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Protein is one of the most important for humans to continue to survive on the earth.

Protein exists in every corner of the body. In muscle, bone, skin, hair, and virtually any other body part or tissue. It makes up the enzymes that power many chemical reactions and hemoglobin, which carries oxygen in the blood. Proteins are large biomolecules, or macromolecules, that consist of one or more long chains of α-amino acid residues. The α-amino acid molecules are arranged linearly, and the carboxyl and amino groups of adjacent α-amino acid residues are linked together by peptide bonds, and finally folded to form a functional three-dimensional structure. The α-amino acid sequence of a protein is encoded by the corresponding gene.



If a person does not consume food containing protein for a long time. Then that person loses muscle mass, which in turn weakens your strength, makes it harder to maintain your balance, and slows down your metabolism. Slowing your metabolism can lead to weight gain year after year, even if you don't eat much more than usual. For example, if you eat a bowl of ice cream every night -- about 500 calories -- you'll be eating an extra 3,500 calories that week, equivalent to a pound of fat.


According to the data, the National Academy of Medicine recommends that adults consume at least 0.8 grams of protein per kilogram per day or slightly more than 7 grams of protein per 20 pounds of body weight. About 50 grams of protein per day for a 140-pound person. A 200-pound person needs about 70 grams of protein a day.



The National Academy of Medicine also sets a broad range for acceptable protein intake -- anywhere from 10 percent to 35 percent of daily calories. Beyond that, there is relatively little reliable information on the ideal amount of protein in the diet or the healthiest goals for the calories contributed by protein. Harvard University followed more than 130,000 men and women for up to 32 years and found that total protein intake as a percentage of calories was not associated with overall or specific causes of death.


In early childhood, some children cannot get the protein needed to maintain the body's functioning due to family reasons, which leads to growth failure and loss of muscle mass, decreased immunity, and then to weakness of the heart and respiratory system, which finally leads to death.



Until now, symptoms of protein deficiency have rarely been reported in healthy adults in the United States and other developed countries. Because in the United States, food is relatively sufficient. Americans already eat more than enough protein, and it could even be said that everyone eats more than they can. There is plenty of protein in the meat we eat every day.


Heart disease, diabetes, cancer, premature death, bones, weight, any of these will increase your chances of suffering from these diseases if you eat more red meat or processed red meat, but eat nuts, low-fat dairy products, etc. If it is food, it will reduce the chance.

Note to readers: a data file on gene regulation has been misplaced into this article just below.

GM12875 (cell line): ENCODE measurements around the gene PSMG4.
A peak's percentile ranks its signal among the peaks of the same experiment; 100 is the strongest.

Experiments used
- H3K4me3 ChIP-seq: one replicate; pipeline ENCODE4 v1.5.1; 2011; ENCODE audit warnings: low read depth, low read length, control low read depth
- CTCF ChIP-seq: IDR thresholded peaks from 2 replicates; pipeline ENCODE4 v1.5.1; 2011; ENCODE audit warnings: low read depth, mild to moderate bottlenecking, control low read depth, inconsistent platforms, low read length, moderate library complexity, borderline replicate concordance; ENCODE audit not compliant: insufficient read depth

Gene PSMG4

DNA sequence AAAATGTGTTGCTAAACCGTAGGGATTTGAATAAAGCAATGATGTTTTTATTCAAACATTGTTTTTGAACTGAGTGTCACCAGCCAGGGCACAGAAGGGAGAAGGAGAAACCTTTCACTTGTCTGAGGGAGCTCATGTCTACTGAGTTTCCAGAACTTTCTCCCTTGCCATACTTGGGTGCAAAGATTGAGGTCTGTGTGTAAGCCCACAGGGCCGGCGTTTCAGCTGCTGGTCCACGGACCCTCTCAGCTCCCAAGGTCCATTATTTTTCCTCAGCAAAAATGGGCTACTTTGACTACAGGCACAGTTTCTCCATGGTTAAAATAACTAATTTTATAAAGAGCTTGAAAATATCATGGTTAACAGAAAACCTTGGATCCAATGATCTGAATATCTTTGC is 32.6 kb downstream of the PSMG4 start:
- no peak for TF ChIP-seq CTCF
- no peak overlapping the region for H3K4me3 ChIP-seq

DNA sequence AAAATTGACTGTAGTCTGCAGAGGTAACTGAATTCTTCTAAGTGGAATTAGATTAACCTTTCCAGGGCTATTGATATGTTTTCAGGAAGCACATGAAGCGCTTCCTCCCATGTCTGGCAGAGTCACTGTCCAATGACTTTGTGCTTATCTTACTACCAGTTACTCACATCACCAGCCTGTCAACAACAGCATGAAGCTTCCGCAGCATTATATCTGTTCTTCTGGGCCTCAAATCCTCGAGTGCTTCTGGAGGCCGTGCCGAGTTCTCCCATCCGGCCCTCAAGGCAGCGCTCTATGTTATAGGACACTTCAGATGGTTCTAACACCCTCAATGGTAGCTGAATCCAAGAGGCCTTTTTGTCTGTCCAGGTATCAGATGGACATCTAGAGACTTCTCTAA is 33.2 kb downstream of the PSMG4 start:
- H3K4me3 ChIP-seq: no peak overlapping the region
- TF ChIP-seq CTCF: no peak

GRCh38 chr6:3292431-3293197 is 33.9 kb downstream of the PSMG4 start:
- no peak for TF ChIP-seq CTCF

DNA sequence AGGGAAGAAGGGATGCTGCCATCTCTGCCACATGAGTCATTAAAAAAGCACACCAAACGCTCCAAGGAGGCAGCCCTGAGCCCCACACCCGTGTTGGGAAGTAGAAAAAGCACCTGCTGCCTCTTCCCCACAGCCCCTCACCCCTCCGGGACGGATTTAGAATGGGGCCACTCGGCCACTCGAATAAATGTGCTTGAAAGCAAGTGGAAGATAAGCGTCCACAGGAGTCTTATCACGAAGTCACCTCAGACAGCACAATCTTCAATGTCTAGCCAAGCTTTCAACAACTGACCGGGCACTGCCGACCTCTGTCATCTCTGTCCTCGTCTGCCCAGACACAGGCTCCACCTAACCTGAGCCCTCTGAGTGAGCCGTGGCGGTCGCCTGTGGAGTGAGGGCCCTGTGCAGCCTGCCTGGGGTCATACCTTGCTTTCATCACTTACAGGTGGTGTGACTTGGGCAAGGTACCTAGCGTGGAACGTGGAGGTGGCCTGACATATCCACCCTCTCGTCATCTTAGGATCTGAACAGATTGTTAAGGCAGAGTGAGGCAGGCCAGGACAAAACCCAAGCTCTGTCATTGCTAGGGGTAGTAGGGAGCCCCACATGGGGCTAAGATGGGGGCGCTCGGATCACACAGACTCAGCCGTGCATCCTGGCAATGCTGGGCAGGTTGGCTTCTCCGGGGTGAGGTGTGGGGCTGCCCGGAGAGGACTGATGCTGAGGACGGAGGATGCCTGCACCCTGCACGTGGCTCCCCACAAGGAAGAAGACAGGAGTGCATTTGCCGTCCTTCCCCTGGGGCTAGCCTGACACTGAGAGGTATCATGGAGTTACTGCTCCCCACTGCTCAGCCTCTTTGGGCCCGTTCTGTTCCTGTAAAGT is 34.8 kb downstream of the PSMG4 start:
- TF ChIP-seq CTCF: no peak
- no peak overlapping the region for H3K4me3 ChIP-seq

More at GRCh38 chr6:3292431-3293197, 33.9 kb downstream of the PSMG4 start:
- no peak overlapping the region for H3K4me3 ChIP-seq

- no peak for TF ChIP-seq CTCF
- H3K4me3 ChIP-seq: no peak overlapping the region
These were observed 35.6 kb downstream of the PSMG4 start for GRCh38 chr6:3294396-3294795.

Red meat


Including unprocessed beef, pork, lamb, veal, lamb, and goat -- should be eaten on a more limited basis. If you enjoy red meat, consider eating it in small quantities or only on special occasions.


Get protein from plants when possible. Because getting protein from plants is good for our health and the health of the planet. If most of your protein comes from plants, make sure to mix sources so you don't lose the "essential" components of your protein. Here are some examples for each category: mung beans, almonds, wheat, corn, and more.



This picture gives us a relatively easy-to-understand concept, and this "scorecard" from the World Resources Institute illustrates the different greenhouse gas emissions per gram of protein for animal and plant-based protein foods.


[25] As little as one pound (454 grams) of lamb produces as much greenhouse gas emissions as a pound of chicken and roughly 30 times as much as a pound of lentils.


[26] Beef is responsible for 36% of all food-related greenhouse gas emissions in the United States alone.


[27] Beyond emissions, it is also important to note that food production places enormous demands on our natural resources, as agriculture is a major cause of deforestation, species extinction, freshwater depletion, and pollution.



Protein powder


Protein powder is a popular nutritional supplement. Protein is an essential macronutrient that helps build muscle, repair tissue, and make enzymes and hormones. Using protein powder can also aid in weight loss and help people build muscle. So for bodybuilding enthusiasts, protein powder is a very popular thing.


Eating protein helps the body grow strong muscles and repair itself after injuries. Protein is also an important part of skin, blood, and bones. Hair, fingernails, and animal hooves are made out of protein too! Farm animals need protein too.


Conclusion


Protein is one of the most important things for humans and animals to continue to survive on the earth. If we lack protein in our lives, then we will be malnourished. However, judging from the current situation, human beings are speeding up the consumption of the earth's resources. It is felt that the source of protein will disappear around 2100. I hope that before the day when the protein disappears, biological scientists can develop a substitute for protein. I also hope that Human beings reduce unnecessary consumption and protect the earth.


Reference


https://www.hsph.harvard.edu/nutritionsource/what-should-you-eat/protein/

https://www.health.harvard.edu/staying-healthy/the-hidden-dangers-of-protein-powders



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